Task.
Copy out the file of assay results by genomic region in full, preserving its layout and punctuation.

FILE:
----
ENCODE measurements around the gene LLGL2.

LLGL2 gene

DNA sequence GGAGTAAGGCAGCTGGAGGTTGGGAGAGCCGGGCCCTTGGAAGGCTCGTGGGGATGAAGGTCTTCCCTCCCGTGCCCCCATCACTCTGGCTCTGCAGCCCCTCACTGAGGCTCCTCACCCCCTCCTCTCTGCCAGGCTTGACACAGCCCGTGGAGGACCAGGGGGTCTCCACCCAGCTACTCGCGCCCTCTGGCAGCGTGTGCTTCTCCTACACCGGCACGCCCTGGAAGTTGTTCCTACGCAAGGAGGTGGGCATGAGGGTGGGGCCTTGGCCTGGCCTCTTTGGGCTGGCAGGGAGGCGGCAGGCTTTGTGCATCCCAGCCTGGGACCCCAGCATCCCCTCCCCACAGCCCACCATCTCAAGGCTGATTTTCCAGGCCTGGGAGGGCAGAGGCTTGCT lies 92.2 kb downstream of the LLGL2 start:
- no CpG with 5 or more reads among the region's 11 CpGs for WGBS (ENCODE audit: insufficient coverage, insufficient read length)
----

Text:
ENCODE measurements around the gene LLGL2.

LLGL2 gene

DNA sequence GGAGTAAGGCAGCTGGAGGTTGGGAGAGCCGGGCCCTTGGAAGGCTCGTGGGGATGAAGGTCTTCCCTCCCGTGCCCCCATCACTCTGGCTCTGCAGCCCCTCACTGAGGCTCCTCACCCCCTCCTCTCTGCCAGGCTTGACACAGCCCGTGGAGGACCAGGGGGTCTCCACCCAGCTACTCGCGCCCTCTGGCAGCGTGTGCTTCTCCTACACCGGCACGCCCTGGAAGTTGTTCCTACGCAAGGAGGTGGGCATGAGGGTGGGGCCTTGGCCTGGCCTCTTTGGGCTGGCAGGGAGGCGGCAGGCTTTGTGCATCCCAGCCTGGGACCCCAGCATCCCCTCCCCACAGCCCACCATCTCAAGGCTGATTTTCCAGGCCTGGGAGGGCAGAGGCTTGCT lies 92.2 kb downstream of the LLGL2 start:
- no CpG with 5 or more reads among the region's 11 CpGs for WGBS (ENCODE audit: insufficient coverage, insufficient read length)